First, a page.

The next step in constructing the theory of income and employment is to drop the assumption that intended investment is a constant somehow determined by factors outside the economic system. Although many alternative theories of investment behavior have been developed, we take note here only of the fact that ordinarily a business decides to borrow in order to expand its stock of productive capacity or its inventory holdings only when the expected rate of return on the new investment (the marginal efficiency of capital) is in excess of the cost of borrowing funds (the rate of interest). Alternatively, if funds are available without borrowing, the firm must determine whether it is more profitable to invest or to engage in some form of lending—for example, the purchase of government bonds. The higher the cost of borrowing (or the return on lending), the less inclined firms will be to engage in investment spending. For this reason the level of intended investment is usually regarded as a decreasing function of the rate of interest, i.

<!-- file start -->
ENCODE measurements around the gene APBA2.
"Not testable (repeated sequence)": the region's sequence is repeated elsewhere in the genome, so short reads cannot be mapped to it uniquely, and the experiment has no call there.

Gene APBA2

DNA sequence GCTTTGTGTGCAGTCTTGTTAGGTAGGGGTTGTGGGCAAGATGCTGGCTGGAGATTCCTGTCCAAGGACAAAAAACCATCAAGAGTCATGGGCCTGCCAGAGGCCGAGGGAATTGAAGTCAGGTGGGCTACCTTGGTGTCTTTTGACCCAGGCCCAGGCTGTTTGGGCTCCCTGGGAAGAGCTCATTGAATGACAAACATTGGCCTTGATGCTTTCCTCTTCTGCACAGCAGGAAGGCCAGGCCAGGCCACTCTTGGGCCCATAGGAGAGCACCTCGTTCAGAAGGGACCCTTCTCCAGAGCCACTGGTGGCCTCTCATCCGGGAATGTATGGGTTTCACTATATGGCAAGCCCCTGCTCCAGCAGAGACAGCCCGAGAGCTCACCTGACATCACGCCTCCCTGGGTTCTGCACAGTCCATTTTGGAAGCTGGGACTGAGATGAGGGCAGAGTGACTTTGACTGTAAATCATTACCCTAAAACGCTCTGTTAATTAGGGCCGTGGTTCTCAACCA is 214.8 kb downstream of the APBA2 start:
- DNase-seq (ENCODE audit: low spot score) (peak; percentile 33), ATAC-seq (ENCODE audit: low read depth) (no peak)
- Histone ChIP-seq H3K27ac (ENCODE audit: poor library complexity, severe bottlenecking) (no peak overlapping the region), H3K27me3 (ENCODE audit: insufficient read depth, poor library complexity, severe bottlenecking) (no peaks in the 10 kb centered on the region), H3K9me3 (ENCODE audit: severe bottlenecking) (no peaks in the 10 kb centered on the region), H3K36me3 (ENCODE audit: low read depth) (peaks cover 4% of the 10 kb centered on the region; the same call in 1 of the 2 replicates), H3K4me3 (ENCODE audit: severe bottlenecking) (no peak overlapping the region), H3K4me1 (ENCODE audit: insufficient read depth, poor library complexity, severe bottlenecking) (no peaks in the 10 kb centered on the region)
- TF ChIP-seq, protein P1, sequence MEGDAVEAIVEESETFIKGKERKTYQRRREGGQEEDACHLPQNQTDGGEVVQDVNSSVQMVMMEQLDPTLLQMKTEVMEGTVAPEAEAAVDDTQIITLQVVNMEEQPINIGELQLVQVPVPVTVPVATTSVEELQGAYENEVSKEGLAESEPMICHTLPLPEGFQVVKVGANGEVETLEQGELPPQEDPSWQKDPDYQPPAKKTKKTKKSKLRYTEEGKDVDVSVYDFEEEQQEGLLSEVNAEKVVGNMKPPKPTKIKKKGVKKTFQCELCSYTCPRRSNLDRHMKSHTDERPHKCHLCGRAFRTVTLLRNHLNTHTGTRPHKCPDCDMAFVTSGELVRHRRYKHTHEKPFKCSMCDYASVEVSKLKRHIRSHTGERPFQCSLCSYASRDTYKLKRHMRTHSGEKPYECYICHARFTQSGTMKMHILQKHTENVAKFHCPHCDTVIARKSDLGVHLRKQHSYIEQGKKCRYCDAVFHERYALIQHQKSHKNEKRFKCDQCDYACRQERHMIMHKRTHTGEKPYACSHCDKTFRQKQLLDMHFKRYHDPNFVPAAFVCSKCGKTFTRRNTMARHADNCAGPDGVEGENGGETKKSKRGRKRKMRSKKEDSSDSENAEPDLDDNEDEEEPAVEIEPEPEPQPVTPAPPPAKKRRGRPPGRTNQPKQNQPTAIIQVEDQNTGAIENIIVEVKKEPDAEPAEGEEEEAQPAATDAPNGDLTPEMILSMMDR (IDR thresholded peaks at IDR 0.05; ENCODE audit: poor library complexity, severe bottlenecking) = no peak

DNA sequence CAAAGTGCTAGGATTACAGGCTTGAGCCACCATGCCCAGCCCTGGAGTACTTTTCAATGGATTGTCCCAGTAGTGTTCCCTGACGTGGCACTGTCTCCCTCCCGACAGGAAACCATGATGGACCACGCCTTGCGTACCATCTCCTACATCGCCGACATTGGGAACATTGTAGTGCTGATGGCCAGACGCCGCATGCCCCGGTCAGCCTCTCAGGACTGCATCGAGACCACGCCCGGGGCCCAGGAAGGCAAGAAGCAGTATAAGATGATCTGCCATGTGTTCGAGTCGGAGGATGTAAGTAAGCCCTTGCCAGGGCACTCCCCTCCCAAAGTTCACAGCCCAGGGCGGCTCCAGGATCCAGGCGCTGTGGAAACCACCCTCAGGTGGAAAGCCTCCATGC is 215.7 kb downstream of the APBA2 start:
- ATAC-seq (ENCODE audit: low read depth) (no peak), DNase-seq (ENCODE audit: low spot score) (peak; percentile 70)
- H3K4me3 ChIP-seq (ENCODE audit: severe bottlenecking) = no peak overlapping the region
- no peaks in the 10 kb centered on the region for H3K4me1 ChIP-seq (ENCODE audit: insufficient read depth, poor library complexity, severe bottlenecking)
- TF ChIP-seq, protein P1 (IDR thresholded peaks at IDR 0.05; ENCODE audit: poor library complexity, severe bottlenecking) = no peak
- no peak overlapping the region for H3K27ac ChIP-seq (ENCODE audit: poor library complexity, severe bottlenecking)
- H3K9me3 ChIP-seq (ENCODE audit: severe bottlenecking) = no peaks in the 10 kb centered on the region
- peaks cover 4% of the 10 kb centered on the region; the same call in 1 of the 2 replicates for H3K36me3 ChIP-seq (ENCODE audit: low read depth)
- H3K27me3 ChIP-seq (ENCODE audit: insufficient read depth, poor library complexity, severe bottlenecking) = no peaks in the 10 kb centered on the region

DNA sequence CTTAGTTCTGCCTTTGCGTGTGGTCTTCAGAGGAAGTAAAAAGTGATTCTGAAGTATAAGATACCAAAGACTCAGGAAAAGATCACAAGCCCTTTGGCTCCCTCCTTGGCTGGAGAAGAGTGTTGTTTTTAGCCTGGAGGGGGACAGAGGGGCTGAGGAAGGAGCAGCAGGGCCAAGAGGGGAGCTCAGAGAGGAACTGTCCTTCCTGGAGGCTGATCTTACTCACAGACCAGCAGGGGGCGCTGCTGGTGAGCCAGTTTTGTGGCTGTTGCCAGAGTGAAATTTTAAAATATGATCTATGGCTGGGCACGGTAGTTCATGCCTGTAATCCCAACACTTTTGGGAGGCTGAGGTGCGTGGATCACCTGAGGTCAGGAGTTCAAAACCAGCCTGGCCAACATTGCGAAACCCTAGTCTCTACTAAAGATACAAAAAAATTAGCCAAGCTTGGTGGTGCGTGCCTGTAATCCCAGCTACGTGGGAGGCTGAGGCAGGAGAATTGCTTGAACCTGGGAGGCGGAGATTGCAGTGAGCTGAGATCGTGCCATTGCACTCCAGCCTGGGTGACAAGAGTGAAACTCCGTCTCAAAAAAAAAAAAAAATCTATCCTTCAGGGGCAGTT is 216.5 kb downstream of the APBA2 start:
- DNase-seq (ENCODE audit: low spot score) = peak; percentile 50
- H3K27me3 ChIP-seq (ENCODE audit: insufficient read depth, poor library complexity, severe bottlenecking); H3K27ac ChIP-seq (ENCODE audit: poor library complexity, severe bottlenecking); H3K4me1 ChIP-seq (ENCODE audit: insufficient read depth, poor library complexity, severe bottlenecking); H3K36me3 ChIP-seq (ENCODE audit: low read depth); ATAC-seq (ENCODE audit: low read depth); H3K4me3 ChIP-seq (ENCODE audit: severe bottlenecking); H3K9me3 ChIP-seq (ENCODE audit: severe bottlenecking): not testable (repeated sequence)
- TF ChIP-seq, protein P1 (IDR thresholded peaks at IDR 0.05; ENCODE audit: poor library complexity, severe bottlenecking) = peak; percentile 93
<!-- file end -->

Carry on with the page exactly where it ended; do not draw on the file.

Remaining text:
If the saving function is written in the general form

S = S(Y),

(read: saving is an increasing function of the level of income) and the investment demand function in the form

I = I(i)

(read: intended investment is a decreasing function of the rate of interest), and if we equate intended investment with saving, it becomes apparent that the equilibrium level of income depends upon the rate of interest. To put it differently, we now have two variables, i and Y, but only one equation,

I(i) = S(Y),

and we must therefore find out how the rate of interest is determined.

Money market and the rate of interest

The rate of interest is the return on lending or the cost of borrowing money. It can also be thought of as the return that wealth holders forgo when they hold money balances that could have been lent at interest, and it therefore constitutes the cost of holding money balances. Given the quantity of money held by wealth holders, the equilibrium rate of interest is that rate at which they feel no incentive to convert money into other financial assets or vice versa. Such a situation is denoted as monetary equilibrium; it obtains when the demand for money balances to hold equals the supply of money.